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Discussion Starter · #1 ·
I need to handle some bare hard drives, but first I want to figure out how to ensure I won't accidentally damage them with static electricity. Apparently a popular technique is to use a plugged in power supply or computer casing to ground yourself. My problem is that I've seen several how-to pages say the metal must be unpainted, and my computer casing and my power supplies are painted black like this one.

Would black metal be enough to ground myself and ensure the safety of my hard drives, or should I try some other technique?
 

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If you tried to stick a magnet to the radiator would the paint stop it from sticking? I think its the same principle.
 

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The back panel on computer cases are bare metal, I'll normally rest my arm on the case when working on them, as long as it's plugged in, the ground is good.
 

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Discussion Starter · #7 ·
If you tried to stick a magnet to the radiator would the paint stop it from sticking? I think its the same principle.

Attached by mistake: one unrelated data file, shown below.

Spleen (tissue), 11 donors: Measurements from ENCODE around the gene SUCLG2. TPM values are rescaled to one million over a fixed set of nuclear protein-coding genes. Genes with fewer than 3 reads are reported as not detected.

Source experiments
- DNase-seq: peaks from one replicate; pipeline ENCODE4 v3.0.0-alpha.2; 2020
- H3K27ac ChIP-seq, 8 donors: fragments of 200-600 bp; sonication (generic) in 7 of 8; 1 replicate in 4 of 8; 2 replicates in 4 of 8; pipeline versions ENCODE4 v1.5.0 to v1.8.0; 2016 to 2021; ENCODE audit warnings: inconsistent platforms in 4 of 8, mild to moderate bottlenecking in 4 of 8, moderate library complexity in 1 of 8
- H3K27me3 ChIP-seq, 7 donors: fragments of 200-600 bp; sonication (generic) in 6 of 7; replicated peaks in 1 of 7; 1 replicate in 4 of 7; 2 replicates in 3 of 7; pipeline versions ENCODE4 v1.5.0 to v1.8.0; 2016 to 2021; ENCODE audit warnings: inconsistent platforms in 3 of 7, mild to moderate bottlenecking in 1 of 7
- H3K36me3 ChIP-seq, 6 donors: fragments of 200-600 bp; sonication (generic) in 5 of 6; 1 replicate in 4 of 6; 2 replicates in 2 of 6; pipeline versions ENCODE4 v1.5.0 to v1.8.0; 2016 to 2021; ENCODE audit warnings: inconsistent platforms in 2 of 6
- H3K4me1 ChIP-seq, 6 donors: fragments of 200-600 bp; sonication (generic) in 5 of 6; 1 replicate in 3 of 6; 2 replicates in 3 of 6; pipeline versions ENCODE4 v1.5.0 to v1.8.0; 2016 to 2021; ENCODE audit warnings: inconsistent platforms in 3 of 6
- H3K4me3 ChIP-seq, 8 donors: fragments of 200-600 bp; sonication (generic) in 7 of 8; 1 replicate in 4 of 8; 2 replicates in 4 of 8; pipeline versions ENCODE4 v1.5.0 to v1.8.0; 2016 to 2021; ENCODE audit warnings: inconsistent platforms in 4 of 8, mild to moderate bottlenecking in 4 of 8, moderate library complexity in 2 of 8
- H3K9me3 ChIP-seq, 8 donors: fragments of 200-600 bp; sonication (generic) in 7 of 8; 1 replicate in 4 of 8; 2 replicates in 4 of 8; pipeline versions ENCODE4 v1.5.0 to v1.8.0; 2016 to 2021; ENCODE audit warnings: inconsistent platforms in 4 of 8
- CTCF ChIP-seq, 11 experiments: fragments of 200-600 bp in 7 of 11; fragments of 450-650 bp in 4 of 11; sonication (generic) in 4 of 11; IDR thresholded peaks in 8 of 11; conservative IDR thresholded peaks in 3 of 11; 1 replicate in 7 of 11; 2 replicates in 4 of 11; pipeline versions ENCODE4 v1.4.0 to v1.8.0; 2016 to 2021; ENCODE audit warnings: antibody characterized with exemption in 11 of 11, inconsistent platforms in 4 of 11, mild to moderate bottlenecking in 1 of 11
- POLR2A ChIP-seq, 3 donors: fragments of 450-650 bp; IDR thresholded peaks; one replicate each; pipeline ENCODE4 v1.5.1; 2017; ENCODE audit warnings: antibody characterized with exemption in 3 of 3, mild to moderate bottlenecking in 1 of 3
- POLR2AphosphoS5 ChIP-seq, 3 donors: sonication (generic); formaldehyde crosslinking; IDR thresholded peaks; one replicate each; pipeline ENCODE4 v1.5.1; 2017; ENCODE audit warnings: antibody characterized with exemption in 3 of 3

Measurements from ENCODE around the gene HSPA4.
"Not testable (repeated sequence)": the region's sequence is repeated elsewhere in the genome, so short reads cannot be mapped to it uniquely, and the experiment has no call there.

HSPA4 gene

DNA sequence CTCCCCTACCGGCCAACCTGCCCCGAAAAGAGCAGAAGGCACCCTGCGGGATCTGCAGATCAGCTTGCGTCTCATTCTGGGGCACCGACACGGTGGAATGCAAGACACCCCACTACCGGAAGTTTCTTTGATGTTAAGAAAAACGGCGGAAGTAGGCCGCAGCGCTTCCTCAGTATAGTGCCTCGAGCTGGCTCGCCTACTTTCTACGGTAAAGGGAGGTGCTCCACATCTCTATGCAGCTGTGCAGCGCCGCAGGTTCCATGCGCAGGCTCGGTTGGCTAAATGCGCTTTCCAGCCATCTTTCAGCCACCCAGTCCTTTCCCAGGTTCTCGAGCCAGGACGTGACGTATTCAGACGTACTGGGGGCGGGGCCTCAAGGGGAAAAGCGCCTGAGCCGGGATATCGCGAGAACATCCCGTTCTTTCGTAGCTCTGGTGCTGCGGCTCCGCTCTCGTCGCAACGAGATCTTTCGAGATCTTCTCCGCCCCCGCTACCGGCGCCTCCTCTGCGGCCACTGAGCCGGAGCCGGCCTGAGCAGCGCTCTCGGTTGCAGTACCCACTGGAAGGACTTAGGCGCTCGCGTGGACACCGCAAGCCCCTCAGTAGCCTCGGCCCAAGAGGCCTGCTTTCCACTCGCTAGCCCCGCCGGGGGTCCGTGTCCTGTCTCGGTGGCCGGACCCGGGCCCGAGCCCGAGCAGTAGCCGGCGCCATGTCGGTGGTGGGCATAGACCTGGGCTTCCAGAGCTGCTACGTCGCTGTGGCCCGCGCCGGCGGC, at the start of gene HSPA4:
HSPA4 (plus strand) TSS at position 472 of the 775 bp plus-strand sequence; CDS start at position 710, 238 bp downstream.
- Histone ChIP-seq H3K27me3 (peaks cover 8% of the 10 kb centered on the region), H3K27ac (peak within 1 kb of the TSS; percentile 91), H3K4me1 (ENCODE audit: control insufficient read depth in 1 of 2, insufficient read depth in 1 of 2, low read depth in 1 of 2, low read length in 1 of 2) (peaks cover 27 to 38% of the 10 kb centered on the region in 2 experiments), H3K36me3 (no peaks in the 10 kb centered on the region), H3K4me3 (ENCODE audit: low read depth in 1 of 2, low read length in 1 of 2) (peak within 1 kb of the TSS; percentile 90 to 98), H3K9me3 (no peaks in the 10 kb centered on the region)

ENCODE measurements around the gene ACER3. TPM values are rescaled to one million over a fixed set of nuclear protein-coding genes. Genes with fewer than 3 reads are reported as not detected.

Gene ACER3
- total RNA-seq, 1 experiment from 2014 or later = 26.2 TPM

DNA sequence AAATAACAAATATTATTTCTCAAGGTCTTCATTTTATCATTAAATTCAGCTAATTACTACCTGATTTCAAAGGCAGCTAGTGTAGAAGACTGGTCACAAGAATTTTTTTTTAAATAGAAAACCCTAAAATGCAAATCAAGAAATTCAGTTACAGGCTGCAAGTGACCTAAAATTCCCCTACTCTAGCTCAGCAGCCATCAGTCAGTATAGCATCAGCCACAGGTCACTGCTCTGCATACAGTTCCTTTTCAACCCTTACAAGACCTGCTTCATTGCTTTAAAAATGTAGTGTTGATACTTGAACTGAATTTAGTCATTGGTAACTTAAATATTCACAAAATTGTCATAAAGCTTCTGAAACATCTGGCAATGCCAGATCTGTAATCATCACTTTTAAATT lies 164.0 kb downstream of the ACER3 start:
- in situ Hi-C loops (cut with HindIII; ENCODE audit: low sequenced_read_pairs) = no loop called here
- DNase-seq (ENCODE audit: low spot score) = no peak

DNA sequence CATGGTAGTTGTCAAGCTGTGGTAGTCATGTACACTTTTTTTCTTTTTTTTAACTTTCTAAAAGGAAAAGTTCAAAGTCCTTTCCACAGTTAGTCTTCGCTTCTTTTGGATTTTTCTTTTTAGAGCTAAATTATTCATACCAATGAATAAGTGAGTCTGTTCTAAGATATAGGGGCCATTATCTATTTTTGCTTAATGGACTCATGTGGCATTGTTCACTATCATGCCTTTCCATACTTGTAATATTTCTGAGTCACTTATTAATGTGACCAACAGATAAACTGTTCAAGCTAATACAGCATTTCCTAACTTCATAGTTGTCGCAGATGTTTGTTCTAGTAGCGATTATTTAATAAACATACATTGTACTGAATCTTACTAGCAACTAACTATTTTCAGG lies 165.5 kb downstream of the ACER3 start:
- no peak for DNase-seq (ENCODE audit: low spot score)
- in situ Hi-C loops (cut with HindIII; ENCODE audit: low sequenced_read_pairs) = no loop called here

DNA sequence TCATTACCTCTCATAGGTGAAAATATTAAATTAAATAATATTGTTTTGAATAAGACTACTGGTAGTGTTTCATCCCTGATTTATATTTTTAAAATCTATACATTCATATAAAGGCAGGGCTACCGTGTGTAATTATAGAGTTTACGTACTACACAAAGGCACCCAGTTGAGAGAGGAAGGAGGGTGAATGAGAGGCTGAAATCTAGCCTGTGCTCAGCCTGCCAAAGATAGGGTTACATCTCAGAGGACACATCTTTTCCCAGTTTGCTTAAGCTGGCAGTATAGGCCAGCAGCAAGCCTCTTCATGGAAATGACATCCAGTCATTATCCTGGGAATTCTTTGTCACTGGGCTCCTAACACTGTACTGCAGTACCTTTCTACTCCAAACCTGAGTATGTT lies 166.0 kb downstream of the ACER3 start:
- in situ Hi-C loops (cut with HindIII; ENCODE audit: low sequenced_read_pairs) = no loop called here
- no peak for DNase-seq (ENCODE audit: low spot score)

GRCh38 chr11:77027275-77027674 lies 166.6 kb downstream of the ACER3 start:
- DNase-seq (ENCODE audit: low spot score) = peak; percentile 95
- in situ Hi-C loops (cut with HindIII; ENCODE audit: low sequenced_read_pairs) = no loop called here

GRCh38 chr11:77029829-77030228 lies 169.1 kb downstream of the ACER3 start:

So if the magnet sticks it should be able to ground me, right? (I tested with a fridge magnet and it did stick to both the case and the power supply). How confident are you in this rule, exactly?
 

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When you're dealing with delicate electronic components to be safe you need to be properly earthed.

You may get away with a partial earth, and many people do, but the static voltages needed to break down the substrates on microchips are low, so if you're not properly earthed, then damage is always a possibility.

Personally I use an anti-static mat as well, but then that's the way I was trained to work.
 

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Discussion Starter · #9 ·
When you're dealing with delicate electronic components to be safe you need to be properly earthed.
Yes, I know. How to do that is what I'm trying to surmise. I don't have an anti static mat so that's not an option for me.

So to recap, I need a power supply/computer that's plugged in but not turned on, and maintain contact with it either by touch or by anti-static wristband, correct? And the black paint on the metal shouldn't be a problem if a magnet can still stick to it?